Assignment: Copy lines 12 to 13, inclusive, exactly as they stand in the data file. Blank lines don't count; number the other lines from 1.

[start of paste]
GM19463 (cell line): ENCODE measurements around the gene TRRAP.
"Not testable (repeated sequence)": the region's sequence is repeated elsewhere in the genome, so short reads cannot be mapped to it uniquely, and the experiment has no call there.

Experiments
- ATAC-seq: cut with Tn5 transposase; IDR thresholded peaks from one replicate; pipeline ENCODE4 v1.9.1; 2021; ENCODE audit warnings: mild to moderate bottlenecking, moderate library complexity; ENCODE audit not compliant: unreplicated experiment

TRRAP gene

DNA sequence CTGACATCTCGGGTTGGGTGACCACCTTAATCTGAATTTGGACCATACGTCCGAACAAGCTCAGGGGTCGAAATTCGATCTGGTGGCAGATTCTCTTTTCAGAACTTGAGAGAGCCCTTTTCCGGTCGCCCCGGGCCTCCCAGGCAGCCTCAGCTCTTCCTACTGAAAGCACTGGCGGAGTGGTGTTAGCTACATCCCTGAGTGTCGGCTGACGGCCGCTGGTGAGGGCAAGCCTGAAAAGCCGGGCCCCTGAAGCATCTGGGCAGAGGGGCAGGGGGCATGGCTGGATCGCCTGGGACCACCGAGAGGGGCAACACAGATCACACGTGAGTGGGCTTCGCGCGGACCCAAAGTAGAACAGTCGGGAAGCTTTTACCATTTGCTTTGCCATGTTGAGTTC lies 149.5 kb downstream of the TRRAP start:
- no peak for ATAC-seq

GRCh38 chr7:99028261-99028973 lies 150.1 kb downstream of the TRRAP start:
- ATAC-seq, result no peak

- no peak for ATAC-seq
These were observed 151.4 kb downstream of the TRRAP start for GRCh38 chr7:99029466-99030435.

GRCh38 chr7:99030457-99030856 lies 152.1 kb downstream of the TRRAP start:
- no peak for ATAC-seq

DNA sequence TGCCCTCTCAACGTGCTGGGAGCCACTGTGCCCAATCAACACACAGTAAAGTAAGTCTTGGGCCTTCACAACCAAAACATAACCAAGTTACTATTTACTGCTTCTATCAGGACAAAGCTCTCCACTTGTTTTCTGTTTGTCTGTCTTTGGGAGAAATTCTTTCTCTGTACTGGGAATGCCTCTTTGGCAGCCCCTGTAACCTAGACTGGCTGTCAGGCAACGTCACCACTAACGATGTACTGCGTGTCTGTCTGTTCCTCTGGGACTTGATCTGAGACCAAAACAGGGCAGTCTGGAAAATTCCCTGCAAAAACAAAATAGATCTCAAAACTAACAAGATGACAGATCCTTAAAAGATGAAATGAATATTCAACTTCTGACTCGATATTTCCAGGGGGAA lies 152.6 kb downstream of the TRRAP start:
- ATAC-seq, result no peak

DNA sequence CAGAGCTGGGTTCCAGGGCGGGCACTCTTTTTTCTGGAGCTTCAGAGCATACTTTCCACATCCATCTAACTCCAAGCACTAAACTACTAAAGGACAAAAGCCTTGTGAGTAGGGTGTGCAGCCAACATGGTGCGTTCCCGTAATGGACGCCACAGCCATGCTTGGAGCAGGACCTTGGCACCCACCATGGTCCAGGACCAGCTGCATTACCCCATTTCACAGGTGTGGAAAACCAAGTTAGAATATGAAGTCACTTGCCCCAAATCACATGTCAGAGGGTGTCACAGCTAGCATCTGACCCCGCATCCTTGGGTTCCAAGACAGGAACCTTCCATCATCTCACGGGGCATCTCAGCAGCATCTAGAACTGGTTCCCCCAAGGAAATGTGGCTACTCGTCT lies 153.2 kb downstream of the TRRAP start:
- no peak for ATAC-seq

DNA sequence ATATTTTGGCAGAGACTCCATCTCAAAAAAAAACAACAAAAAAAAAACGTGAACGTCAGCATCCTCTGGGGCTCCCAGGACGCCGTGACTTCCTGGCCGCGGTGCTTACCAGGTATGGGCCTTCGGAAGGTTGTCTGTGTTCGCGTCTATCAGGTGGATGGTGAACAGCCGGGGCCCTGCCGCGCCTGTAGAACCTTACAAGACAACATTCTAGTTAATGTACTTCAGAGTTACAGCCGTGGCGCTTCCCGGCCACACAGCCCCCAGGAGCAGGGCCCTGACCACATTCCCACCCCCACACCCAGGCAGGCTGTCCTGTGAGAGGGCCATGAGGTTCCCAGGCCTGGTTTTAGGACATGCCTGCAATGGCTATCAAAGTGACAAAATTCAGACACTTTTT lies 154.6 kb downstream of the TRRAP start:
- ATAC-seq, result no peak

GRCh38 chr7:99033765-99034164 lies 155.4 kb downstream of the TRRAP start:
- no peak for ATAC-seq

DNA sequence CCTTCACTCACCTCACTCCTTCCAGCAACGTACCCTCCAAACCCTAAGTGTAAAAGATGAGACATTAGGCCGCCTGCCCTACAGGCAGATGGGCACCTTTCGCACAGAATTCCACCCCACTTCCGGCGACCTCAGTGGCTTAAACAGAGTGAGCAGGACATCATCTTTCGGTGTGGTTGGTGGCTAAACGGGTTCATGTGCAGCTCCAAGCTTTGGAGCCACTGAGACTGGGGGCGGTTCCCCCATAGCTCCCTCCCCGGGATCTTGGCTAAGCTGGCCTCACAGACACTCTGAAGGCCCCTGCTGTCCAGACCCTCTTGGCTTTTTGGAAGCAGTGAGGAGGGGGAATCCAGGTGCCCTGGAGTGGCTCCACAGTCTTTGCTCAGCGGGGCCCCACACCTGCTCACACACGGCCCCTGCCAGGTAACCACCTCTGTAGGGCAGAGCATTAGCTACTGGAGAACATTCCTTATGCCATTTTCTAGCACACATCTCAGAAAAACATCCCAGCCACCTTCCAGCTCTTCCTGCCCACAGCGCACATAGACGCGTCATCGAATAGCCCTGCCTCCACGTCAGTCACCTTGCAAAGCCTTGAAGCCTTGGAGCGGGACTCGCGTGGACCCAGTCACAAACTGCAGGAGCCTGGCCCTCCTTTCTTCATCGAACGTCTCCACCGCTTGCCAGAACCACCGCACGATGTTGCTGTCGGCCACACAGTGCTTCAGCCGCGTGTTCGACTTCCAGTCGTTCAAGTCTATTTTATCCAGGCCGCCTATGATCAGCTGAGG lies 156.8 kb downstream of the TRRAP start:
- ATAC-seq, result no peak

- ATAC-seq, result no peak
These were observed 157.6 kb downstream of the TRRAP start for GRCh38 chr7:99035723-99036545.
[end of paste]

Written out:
GRCh38 chr7:99030457-99030856 lies 152.1 kb downstream of the TRRAP start:
- no peak for ATAC-seq